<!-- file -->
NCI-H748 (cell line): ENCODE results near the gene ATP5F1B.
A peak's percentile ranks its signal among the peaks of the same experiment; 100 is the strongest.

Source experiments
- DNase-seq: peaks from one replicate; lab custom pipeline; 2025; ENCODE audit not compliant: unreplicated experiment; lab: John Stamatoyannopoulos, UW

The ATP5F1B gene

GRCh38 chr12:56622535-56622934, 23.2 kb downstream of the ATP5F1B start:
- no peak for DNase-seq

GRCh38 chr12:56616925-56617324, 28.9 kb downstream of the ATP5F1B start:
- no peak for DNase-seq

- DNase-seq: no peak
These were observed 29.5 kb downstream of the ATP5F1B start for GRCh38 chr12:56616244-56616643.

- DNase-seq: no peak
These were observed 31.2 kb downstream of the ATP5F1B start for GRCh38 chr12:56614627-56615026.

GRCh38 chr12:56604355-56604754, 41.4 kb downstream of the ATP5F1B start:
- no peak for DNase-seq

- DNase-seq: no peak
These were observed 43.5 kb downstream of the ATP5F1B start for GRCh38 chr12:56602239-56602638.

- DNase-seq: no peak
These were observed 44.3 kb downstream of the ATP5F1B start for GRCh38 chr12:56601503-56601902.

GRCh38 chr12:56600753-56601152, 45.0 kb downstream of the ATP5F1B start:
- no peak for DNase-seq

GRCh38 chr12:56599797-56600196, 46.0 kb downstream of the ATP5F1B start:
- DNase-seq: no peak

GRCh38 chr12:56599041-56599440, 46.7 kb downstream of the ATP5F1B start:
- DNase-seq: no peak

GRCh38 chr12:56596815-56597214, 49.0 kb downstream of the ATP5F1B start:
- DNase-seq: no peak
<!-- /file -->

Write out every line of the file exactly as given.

NCI-H748 (cell line): ENCODE results near the gene ATP5F1B.
A peak's percentile ranks its signal among the peaks of the same experiment; 100 is the strongest.

Source experiments
- DNase-seq: peaks from one replicate; lab custom pipeline; 2025; ENCODE audit not compliant: unreplicated experiment; lab: John Stamatoyannopoulos, UW

The ATP5F1B gene

GRCh38 chr12:56622535-56622934, 23.2 kb downstream of the ATP5F1B start:
- no peak for DNase-seq

GRCh38 chr12:56616925-56617324, 28.9 kb downstream of the ATP5F1B start:
- no peak for DNase-seq

- DNase-seq: no peak
These were observed 29.5 kb downstream of the ATP5F1B start for GRCh38 chr12:56616244-56616643.

- DNase-seq: no peak
These were observed 31.2 kb downstream of the ATP5F1B start for GRCh38 chr12:56614627-56615026.

GRCh38 chr12:56604355-56604754, 41.4 kb downstream of the ATP5F1B start:
- no peak for DNase-seq

- DNase-seq: no peak
These were observed 43.5 kb downstream of the ATP5F1B start for GRCh38 chr12:56602239-56602638.

- DNase-seq: no peak
These were observed 44.3 kb downstream of the ATP5F1B start for GRCh38 chr12:56601503-56601902.

GRCh38 chr12:56600753-56601152, 45.0 kb downstream of the ATP5F1B start:
- no peak for DNase-seq

GRCh38 chr12:56599797-56600196, 46.0 kb downstream of the ATP5F1B start:
- DNase-seq: no peak

GRCh38 chr12:56599041-56599440, 46.7 kb downstream of the ATP5F1B start:
- DNase-seq: no peak

GRCh38 chr12:56596815-56597214, 49.0 kb downstream of the ATP5F1B start:
- DNase-seq: no peak